Lake Orta’s Open Air Art Galleries: The Villages of Legro, Pogno, and Armeno

Home » Lake Orta’s Open Air Art Galleries: The Villages of Legro, Pogno, and Armeno

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Part of what is known as the “Painted Villages” and near Orta San Giulio, the towns of Legro, Pogno, and Armeno are truly open-air museums, full of colorful frescoes and murals.

Legro’s Murals, Homage to Italian Film

“La via del cinema” in Legro consists of more than 60 murals depicting films set on Lake Orta and paying homage to the great auteur cinema. Classics such as Pane, Amore e Gelosia with Gina Lollobrigida; Riso Amaro with Silvana Mangano and Vittorio Gassman (Oscar-nominated in 1951); and A Farewell to Arms with Rock Hudson and Vittorio De Sica. These masterpieces of cinematic history both surprised me and won me over with their bright colors.


The predominant theme of the painted walls of Pogno is water, a life source and sustenance for the area’s economy.


Armeno’s murals depict cuisine, history, and mountains. It was intriguing to walk through the streets of these silent and enchanting villages admiring their painted walls where the atmosphere is relaxed and time passes slowly and peacefully like the placid waters of romantic Lake Orta. In short, these beautiful art galleries gracing the towns’ buildings give life and charm to little-known villages. Depending on the time of day, you’ll notice the murals’ hues changing with the sunlight.

Other Lakeside Villages

Around Lake Orta, also called Cusio, there are many characteristic villages crowded around at various altitudes. Of course, there is the more well-known and romantic Orta San Giulio and the industrious Omegna, Gozzano, and San Maurizio d’Opaglio. There are splendid lakeside walks in Pella and Pettenasco, and paths to follow on the slopes of Mount Mottarone or among the gentle surrounding valleys, between the villages of Miasino, Nonio, Quarna and many others.


Another interesting village worth mentioning is Brolo, the town of cats. On its walls, windows, railings, and tiles, dozens and dozens of “cat” themed decorations appear. The most characteristic stretch is the Strescia del Gat, a pedestrian street dedicated entirely to our feline friends. This unusual infatuation with cats has historical reasons and is a sign of independence.

Churches, Sanctuaries, and Panoramic Views

The area of Lake Orta is full of sanctuaries and places of worship, often located in panoramic points. There are dozens of them, all linked to religious traditions and full of charm. The most important sanctuaries are connected across the lake at the height of Orta San Giulio. Right at the center of the island, we find the Basilica of San Giulio, which houses the saint’s remains, and on the mainland the parish church of Santa Maria Assunta.

Climbing the slopes of the promontory behind it, you can reach the Sacro Monte di Orta, one of the nine sites recognized by UNESCO. Visitors are led along a devotional path of St. Francis’ life consisting of twenty different chapels, each one decorated with frescoes and statues. The route ends with the Church of San Nicolao and its stunning lake view. The symbiotic relationship that exists between art, spirituality, and nature is almost inexplicable and is obviously, what makes this location a world heritage site.

You’ll also find the renowned restaurant, the Sacromonte, and going down towards the center of Orta, there is an abundance of places to enjoy an excellent meal. For those looking for haute cuisine, Villa Crespi and Laqua by the Lake (the latter in nearby Pettenasco) are the restaurants managed by chef Cannavacciuolo.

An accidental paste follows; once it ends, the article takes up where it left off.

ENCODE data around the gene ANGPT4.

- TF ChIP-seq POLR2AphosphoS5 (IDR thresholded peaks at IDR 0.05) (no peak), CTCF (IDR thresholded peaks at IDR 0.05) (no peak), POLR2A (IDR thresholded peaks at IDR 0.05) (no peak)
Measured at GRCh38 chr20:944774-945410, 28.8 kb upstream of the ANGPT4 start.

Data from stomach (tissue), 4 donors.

On the opposite shore of the lake lies the pleasant lakeside village of Pella, which can also be reached by boat. Behind it, perched upon a rocky spur, looms the magnificent eighteenth-century Sanctuary of the Madonna del Sasso. From its terrace you can enjoy an almost complete view of the lake, the island of San Giulio, and the Sacro Monte of Orta.

Continue reading about sights in the Novara province.

About the Author

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Giulia Crepaldi

Giulia Crepaldi lives in Adria, Veneto, the town which, according to tradition, gave its name to the Adriatic Sea. She is a teacher by profession, but her passion is writing short stories and poems.
After obtaining her linguistic diploma, she attended the Faculty of Modern Literature in Padua where she cultivated a natural predisposition for literature, reading and writing, fueled by great curiosity and creativity. She writes short stories and two of these, “A Journey Through Memories” and “Invisible”, won her two literary prizes. One in Turin on the occasion of the International “Trofeo Penna D’Autore” competition and one in Lendinara in the “l’Arcobaleno della Vita” competition. Her literary inclination therefore shifts to poetry and she continues to experiment a lot in that area. Some of her poems were showcased in cultural events in her city: for example, “Anima Gemella” won fifth prize in the “Adria in Love” event. Her writing is defined as evocative and emotional due to the frequent use of imagery and description.
Her humanistic education is enriched by two interesting experiences: the collaboration as a freelance journalist with the newspaper “La Voce di Rovigo” and the internship as a press officer in a communication and marketing agency in Padua.
Her strong interest in literature led her to undertake her current profession as an Italian teacher.
Her passions, in addition to writing, are nature walks, dancing, drawing, music and singing, and travel.
Giulia likes to explore and finds that traveling is the best way to get “lost” while finding your true self.

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